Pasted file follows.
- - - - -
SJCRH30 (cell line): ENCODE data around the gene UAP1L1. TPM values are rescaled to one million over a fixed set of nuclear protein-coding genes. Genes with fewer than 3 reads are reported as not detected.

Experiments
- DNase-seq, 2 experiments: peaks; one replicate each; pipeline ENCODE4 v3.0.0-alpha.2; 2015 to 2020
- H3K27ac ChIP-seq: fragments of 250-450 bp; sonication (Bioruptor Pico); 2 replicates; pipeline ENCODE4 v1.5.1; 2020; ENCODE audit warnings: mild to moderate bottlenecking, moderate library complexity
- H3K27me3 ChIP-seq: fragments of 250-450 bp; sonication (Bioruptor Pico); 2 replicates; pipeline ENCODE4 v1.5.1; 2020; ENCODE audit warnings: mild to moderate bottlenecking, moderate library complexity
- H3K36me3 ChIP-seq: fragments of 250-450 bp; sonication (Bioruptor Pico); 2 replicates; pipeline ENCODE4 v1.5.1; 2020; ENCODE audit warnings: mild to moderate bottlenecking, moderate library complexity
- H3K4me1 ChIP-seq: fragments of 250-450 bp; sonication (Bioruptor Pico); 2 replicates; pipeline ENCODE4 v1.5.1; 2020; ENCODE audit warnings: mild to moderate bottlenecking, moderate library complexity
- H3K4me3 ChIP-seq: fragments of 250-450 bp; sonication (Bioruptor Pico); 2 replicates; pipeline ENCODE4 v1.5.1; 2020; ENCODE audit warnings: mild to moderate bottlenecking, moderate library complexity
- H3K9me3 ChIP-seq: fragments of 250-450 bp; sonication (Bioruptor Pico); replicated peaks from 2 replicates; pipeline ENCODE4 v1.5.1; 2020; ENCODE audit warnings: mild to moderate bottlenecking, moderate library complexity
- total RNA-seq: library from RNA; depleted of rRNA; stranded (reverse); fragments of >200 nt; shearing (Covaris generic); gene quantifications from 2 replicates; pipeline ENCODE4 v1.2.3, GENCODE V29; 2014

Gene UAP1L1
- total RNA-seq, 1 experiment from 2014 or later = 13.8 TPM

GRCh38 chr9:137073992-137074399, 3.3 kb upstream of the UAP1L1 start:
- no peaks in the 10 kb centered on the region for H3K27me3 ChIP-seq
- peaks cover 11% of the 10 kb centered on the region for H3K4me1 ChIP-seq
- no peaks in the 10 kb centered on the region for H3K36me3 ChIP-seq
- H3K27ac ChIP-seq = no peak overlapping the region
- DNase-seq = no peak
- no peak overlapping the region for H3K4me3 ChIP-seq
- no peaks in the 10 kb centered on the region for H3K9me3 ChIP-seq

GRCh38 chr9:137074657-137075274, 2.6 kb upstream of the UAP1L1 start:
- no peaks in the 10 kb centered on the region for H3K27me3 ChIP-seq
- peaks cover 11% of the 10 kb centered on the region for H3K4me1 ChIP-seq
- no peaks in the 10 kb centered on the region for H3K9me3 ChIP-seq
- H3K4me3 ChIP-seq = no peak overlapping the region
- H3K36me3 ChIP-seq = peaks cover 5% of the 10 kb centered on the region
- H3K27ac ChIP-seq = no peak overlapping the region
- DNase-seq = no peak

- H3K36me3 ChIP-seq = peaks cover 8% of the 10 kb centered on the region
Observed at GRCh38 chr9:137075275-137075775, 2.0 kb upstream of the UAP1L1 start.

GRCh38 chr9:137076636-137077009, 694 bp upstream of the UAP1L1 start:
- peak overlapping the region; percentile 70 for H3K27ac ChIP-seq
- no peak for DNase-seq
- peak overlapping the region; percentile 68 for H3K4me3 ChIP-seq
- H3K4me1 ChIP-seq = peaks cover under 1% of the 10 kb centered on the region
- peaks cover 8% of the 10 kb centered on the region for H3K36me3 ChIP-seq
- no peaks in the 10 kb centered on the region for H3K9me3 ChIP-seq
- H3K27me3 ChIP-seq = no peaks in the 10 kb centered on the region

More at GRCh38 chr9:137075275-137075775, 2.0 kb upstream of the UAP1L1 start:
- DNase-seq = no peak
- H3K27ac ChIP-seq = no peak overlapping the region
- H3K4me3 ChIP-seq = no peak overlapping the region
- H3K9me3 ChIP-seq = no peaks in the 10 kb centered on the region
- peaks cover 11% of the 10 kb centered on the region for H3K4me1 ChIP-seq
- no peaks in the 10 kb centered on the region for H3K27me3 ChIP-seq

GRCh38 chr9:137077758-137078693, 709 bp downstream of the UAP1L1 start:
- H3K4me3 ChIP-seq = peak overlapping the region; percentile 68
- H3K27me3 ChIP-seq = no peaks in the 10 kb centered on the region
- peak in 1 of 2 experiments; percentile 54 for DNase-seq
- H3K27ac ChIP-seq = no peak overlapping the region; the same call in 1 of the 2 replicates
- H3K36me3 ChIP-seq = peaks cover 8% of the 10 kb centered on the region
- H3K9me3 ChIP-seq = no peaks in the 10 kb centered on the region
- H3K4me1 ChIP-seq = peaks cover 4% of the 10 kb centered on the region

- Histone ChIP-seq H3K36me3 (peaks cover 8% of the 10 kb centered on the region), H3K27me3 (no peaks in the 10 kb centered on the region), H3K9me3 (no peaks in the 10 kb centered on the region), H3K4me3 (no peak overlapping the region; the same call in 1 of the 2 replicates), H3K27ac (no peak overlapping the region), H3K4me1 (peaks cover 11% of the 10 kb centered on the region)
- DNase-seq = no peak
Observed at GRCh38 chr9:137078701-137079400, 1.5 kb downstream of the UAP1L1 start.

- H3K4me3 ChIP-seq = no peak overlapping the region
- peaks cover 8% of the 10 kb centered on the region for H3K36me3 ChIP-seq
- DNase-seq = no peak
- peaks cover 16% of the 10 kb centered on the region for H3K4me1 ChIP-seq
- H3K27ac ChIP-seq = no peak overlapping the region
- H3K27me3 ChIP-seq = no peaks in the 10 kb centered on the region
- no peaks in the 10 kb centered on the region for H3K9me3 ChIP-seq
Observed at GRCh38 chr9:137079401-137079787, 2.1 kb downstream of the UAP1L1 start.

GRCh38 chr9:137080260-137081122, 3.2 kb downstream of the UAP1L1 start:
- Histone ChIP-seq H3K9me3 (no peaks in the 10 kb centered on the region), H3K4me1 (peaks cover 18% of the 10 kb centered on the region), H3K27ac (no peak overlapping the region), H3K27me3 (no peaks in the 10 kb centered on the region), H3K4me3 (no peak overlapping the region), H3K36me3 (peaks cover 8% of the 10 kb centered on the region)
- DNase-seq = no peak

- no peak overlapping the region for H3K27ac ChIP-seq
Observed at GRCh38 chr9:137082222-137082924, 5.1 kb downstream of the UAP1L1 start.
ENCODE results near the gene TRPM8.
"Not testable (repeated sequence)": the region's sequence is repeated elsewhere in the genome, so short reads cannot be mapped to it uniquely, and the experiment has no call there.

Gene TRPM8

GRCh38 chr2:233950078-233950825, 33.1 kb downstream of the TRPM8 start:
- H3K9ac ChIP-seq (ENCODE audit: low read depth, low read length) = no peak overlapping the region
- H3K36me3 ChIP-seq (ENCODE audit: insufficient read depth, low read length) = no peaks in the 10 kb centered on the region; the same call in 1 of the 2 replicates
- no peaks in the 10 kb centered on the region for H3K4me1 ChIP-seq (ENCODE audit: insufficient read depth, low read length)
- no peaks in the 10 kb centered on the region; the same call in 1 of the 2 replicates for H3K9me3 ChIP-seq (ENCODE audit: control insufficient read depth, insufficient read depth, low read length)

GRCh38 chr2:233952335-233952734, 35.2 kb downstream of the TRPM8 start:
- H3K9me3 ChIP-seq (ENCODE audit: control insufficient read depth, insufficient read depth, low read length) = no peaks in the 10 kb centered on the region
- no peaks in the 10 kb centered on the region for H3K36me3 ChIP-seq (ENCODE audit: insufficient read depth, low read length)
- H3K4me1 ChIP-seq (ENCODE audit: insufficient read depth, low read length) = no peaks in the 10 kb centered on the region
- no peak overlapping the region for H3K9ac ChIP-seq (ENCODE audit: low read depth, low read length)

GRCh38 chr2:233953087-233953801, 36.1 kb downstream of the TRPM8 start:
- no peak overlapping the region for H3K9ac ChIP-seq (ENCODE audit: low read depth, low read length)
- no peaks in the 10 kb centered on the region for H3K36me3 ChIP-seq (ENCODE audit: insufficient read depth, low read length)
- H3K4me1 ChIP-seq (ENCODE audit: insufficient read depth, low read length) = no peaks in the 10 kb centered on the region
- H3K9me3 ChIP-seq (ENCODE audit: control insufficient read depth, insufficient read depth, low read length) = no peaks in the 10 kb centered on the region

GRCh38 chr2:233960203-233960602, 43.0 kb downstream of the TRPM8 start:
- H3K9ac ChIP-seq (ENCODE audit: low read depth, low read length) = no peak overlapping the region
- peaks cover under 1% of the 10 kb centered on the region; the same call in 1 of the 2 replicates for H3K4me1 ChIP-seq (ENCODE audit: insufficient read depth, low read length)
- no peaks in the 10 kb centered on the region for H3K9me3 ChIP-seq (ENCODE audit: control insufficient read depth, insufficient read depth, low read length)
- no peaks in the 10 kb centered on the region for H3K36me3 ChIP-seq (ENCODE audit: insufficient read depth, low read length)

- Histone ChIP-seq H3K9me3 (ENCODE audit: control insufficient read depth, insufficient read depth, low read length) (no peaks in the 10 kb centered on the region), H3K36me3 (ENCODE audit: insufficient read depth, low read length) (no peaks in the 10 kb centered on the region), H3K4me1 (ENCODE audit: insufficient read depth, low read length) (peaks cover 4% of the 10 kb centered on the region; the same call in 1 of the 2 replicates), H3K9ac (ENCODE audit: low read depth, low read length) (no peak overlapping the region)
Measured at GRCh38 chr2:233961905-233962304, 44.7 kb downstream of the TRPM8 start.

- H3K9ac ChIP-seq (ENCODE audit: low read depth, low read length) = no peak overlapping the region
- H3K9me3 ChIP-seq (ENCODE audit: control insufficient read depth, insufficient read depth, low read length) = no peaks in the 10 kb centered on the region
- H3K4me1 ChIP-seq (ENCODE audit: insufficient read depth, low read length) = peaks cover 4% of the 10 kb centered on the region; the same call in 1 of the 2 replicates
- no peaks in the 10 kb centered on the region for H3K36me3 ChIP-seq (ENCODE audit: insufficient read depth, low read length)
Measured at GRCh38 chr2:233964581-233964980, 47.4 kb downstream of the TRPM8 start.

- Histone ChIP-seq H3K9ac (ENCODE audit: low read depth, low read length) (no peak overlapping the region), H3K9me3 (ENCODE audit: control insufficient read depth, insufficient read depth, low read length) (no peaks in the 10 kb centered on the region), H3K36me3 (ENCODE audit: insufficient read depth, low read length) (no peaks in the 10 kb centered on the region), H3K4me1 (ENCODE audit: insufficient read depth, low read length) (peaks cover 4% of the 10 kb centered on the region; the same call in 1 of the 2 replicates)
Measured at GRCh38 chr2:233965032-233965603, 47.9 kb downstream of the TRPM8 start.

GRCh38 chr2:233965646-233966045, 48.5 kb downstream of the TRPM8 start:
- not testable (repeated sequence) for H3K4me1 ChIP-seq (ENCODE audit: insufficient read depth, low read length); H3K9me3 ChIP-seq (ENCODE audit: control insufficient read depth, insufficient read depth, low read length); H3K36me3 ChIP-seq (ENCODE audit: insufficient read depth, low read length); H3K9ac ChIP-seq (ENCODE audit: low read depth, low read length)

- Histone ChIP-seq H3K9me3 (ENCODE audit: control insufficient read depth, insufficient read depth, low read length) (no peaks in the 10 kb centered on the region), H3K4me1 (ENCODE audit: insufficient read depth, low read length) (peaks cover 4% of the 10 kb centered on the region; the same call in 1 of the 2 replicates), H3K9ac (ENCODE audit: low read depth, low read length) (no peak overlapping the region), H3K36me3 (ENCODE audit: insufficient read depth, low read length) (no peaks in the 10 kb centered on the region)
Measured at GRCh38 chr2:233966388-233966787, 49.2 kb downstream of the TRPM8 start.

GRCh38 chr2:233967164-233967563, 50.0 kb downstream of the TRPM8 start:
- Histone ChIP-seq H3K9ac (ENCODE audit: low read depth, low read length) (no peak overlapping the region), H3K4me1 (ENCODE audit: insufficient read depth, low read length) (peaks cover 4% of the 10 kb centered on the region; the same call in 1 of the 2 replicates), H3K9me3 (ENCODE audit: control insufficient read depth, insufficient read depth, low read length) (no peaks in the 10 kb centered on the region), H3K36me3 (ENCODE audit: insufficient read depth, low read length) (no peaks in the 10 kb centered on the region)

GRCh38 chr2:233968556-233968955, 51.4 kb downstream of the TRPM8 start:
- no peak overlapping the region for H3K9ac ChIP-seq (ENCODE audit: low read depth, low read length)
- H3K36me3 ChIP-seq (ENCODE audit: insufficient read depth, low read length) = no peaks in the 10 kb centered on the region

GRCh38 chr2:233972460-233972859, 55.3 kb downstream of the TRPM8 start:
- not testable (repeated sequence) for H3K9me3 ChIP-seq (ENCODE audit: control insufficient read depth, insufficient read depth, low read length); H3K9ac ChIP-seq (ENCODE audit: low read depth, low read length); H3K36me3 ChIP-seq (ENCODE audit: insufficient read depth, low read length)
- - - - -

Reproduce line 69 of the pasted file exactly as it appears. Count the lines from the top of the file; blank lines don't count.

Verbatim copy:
Observed at GRCh38 chr9:137082222-137082924, 5.1 kb downstream of the UAP1L1 start.